And yes, it probably is cheaper to educate 2Ls and 3Ls than 1Ls. So the patterns definitely could be affected, or in response to, shrinking state subsidies. bh.


You might consider whether there is a difference between public and private schools on transfers (both in and out). For example, you would expect a public school like Florida State or Rutgers-Camden to get vastly more transfer applications than roughly comparable private schools because of the tuition advantage for in-state residents (e.g., FSU gets Stetson transfers, Rutgers-Newark gets Seton Hall transfers, and Rutgers-Camden might get Villanova or Weidner transfers). Even students at comparable private schools might attempt to transfer in to public schools because of the tuition break, which could mean that these are equivalent or better students than FSU admitted as 1Ls. Thus, public schools might admit more transfers because they have a better and deeper pool.

Also, you might consider an alternative hypothesis, which is that some schools (primarily public) are bumping up transfer admits for financial reasons. For public schools, the declining state subsidy means that the overall number of students in the school must rise (a similar effect may be true for private schools because of spiraling costs). Admitting larger 1L classes, though, has additional costs that do not appear for transfer students. For example, you need more legal writing class sections or you need more professors to teach small sections of 1L courses. By contrast, extra 2Ls do not require adding new sections of classes. They can typically be accommodated by maximizing seat capacity in large sections of classes or by simply maximizing overall seat utilization in all classes. Thus, transfers are a more cost-effective way of maximizing tuition revenue.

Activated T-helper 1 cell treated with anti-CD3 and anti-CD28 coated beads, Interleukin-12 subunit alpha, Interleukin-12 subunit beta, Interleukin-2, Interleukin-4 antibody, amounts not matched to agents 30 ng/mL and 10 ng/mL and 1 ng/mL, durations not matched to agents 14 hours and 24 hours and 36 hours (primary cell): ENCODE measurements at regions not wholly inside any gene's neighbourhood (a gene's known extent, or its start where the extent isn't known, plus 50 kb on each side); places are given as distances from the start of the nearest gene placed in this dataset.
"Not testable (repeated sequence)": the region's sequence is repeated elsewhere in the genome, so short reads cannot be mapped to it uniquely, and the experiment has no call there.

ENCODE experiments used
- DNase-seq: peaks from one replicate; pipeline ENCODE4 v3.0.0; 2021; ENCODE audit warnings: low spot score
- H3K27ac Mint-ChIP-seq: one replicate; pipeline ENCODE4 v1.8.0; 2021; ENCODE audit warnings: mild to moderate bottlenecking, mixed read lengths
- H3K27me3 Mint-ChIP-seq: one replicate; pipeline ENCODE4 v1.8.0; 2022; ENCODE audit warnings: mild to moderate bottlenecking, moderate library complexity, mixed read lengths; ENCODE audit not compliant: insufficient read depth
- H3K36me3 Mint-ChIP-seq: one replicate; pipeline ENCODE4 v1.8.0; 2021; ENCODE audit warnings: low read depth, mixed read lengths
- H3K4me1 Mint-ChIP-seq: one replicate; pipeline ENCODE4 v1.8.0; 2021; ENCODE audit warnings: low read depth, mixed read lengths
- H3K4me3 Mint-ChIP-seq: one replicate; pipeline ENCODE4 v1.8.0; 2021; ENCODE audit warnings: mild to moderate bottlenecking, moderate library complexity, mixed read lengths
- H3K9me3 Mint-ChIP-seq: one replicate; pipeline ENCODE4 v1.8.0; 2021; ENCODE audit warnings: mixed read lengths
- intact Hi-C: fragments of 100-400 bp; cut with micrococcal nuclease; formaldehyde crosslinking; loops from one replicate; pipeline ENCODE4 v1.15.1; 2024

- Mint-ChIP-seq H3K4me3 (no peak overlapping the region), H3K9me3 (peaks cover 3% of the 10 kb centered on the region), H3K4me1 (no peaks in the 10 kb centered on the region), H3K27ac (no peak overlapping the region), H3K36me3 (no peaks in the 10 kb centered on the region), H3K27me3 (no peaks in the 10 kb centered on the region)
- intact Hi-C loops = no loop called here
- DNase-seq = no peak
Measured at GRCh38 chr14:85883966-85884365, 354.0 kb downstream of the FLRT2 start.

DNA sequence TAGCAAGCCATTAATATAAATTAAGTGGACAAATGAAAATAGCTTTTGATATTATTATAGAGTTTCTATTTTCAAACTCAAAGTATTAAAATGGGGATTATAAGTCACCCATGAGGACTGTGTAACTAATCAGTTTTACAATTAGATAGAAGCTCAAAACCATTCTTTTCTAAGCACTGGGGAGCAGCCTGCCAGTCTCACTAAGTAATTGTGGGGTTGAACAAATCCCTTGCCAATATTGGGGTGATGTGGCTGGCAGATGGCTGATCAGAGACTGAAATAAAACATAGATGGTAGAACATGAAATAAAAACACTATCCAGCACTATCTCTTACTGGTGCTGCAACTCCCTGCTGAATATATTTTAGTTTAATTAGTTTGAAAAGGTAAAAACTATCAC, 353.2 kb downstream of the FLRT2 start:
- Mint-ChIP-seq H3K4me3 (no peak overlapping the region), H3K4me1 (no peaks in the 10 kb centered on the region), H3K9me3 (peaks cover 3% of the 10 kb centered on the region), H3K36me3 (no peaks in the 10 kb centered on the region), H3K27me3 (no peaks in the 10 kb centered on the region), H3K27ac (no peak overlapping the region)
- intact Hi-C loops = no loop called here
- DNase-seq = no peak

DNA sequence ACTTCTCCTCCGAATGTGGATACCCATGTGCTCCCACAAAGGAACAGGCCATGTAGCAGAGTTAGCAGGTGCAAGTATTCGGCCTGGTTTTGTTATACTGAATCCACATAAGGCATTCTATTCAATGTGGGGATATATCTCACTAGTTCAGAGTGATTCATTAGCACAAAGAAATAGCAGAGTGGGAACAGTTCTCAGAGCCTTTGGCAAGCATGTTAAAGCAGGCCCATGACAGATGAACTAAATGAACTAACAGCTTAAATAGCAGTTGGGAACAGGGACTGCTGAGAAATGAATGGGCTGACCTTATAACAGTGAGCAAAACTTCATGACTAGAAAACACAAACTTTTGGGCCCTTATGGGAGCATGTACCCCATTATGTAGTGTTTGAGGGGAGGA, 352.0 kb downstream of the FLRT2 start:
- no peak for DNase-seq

Bill Henderson

Re Michael's comment: "If you want to prove sinister intent, then it might work better to look at percentage growth in total class size from 1L to 2L."

Statistics of the sort available don't "prove" anything. This is observational data. I am looking at patterns consistent with a hypothesis.

To that point, percentage of graduating students who are net transfers (i.e. after replacing the 1L's that transferred out) shows growth in the size of a 1L versus a 2L class. All of the orange bars to the right of zero show gains in 2L classes over the 1L class size. The stats above are responsive to the very point you raise.

To my mind, the interesting thing about the charts is not their direction (that highly ranked schools gain and low ranked schools lose) but the magnitude: Many schools at the top have transfers well in excess of replacement (i.e., net transfers = 0).

Eileen Braman

More Random thoughts

First, given my excellent spelling and grammar skills (evidenced in my last post) it is no suprise Fordham passed on my first application...

Second, lots of law students leave law school for various reasons in their first year (its not for them, ex.) so I'm not sure the transfers are "taking spots" from anyone -- again not withstanding my own experience.

Third, I really don't mind if potential employers feel a bit "put off" if students that can do the work are getting admitted to schools at a later point in the process. Especially if the initial criteria are not sufficiently identifying their capacities to succeed in the program. Statistics up top show THESE STUDENTS GRADUATE -- worrying about whether interviewers feel "deceived" by having to talk to them for a half an hour is putting our emphasis in the wrong place.